SnappCab aims to change the way South Africans use cab services by enabling commuters with smartphones to order, track and pay for cab services on-the-go. Newly launched and locally developed, the multiplatform smartphone app will initially be introduced in Johannesburg in early September, with Cape Town and Durban launches following shortly thereafter.
The innovative trio behind Snappcab – Anton van Metzinger, Nathan Sasto and David Storey – has a two-fold vision: Get more South Africans out of their privately owned cars using cab services, and create jobs.
“South Africans are relatively new to the use of metered cabs. While the industry is growing, people are often wary of using a cab service largely because of lack of accessibility, variable quality and non-transparent pricing,” says van Metzinger.
“Our intention is that SnappCab will provide cab users with an easy, safe and reliable means of hailing a cab, while at the same time supporting the development and growth of the industry.”
Available for free download on iOs, Windows, BlackBerry and Android smartphones, SnappCab is easy to use and will make commuting quick and convenient. Once downloaded, users need only log into the app and register their details once, and their account will be automatically activated.
When hailing a cab, SnappCab users need to follow these simple steps:
Log into the app on your smartphone, and the app will automatically find your location.
Click on the button to “e-hail” a cab, and you will automatically be connected to the closest cabs to your physical location.
You can open the request to any cab in the area, or you can specify that you will only accept responses from your preferred cab companies, which can be pre-selected and saved.
When a cab driver accepts the call with his/her mobile device, locations are shared between the two parties along with the estimated time of arrival, identifying photos, names and contact details.
You can then track the cab’s progress as it approaches, making sure that it is easy for you to connect with each other. And if your attention wanders, or your phone goes to sleep, an SMS will alert you once the cab is outside to pick you up.
Vehicle tracking continues while you are in transit, as the SnappCab operations centre monitors the vehicle’s location for the duration of your journey.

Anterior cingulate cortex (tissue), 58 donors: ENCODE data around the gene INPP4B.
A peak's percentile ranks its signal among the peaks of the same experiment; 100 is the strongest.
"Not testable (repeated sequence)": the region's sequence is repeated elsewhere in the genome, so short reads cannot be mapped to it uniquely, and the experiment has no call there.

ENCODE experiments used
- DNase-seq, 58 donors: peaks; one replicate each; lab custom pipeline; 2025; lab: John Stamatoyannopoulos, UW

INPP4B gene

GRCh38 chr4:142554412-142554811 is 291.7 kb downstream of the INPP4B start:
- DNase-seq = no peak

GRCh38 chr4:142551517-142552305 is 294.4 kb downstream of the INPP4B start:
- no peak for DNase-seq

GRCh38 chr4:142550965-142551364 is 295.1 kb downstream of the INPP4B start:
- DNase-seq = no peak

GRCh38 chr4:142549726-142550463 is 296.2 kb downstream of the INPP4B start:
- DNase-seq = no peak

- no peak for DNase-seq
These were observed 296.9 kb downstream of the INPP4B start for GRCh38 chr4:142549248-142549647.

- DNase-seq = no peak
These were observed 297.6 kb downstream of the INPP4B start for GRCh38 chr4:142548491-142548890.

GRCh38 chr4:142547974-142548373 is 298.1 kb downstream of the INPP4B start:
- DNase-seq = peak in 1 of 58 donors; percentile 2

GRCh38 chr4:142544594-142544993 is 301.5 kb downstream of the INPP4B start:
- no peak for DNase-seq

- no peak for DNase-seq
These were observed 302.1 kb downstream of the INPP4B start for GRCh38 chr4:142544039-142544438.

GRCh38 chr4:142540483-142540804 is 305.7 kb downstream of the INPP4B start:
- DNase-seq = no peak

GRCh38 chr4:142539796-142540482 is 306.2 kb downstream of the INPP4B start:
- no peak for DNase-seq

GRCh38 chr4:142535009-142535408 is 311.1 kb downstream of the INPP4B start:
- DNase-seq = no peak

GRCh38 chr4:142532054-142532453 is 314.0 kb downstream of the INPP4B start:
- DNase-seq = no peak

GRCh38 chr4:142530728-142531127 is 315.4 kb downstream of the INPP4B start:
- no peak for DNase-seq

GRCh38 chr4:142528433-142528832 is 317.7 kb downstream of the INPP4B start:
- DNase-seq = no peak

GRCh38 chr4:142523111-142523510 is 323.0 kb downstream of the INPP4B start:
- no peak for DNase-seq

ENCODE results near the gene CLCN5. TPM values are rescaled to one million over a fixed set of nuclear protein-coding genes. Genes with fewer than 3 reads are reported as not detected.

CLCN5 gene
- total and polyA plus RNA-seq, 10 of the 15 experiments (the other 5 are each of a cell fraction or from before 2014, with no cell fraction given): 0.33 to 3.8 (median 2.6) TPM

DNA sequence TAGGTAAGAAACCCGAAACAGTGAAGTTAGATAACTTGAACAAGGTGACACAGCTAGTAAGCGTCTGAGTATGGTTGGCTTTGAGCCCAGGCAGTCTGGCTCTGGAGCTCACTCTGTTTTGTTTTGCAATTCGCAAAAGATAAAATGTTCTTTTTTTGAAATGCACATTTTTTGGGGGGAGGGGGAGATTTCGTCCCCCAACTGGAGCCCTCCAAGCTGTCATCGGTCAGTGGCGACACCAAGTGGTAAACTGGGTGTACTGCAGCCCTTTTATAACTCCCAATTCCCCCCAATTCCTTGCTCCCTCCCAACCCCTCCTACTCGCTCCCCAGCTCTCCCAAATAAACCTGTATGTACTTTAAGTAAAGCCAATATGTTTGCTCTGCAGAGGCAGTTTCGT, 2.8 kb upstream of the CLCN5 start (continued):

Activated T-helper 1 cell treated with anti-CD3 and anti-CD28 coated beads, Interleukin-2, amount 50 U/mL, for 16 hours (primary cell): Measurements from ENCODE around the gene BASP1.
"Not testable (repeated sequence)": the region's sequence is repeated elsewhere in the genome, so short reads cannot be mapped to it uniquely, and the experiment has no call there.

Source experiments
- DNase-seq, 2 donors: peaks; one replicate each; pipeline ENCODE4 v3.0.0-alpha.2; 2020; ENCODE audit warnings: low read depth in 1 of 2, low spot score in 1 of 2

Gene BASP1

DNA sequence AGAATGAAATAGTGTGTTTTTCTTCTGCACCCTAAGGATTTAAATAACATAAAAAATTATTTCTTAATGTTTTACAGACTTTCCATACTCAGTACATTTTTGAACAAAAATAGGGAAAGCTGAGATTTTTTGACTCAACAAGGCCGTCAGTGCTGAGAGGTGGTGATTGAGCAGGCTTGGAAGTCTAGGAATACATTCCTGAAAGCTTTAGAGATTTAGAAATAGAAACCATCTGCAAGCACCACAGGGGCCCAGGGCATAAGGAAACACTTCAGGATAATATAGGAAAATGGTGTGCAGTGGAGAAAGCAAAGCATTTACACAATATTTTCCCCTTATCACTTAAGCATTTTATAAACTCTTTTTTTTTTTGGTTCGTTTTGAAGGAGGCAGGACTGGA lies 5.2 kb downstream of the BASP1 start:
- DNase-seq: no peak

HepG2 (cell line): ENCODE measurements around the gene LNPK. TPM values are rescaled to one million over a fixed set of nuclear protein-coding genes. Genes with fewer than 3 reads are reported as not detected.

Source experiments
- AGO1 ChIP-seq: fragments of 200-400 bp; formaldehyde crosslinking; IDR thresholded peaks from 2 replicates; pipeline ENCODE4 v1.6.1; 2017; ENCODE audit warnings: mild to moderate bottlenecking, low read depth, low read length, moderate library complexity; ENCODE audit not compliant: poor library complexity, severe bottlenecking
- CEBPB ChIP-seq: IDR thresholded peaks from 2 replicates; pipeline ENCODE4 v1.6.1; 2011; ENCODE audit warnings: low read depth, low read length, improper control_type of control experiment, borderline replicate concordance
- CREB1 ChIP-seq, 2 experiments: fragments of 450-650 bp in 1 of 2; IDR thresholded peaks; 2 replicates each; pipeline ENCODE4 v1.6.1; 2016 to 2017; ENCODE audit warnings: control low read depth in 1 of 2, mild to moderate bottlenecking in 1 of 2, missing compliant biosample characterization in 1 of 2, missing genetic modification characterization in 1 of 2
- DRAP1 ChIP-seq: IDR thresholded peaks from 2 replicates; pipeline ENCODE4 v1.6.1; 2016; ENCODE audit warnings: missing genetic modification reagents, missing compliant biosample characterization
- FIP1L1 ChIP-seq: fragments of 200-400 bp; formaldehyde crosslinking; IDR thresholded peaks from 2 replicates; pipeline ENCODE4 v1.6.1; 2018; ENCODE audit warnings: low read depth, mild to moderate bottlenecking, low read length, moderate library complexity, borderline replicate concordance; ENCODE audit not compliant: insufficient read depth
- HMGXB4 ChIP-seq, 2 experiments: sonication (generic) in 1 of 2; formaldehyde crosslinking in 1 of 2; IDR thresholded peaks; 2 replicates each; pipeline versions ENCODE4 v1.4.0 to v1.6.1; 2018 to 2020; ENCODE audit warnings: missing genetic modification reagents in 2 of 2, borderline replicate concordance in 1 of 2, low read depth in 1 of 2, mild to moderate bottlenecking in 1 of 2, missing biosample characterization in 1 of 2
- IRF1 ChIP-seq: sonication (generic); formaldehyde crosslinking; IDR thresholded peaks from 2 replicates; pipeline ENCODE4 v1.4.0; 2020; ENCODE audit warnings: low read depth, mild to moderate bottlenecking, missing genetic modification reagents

Once the journey is complete, commuters can pay for the service using cash or by using a credit card – which they can load onto their account with SnappCab at any time. Credit card details are kept safely and securely with MyGate – a Level 1 PCI Certified South African payment gateway.
More than one person can be given access to a SnappCab account, which means that children can carry a phone loaded with the application and call a cab when they are ready to go home from a school or social activity, saving working parents time. The family need only set up an account that any member can utilise without the hassle of paying upfront. This can be duplicated for businesses, making employee travel quicker and easier to monitor.
Users can evaluate their experience through the app which provides valuable information to other users of the application, while incentivising drivers to offer the best possible service – those that receive the best ratings are likely to be requested by other commuters. Frequent users, and credit card payments, are rewarded by earning SnappMiles, which they will be able to redeem for services as the application evolves.
SnappCab is developing alliances with key cab companies in all three cities for the pilot phase, and will continue to grow this network in order to service the expected demand thereafter. These cab companies will be receiving training to use the technology and have also been given a smartphone for each vehicle, which functions as a ‘Driver Box’ – used to accept the calls from smartphones, and manage the trip process.
“What we are hoping for is a positive and mutually beneficial relationship,” says van Metzinger. “We envisage the steady adoption of the app which will spur on cab companies to join the network. In turn this will encourage more commuters to use this fun, efficient and easy means to access public transport.”
“We have conducted extensive research into similar applications that are available abroad in cities where cabs are a part of everyday life. By applying this knowledge we are developing a locally relevant service that supports all South Africans, and that will help grow the cab industry to its full potential,” he concludes.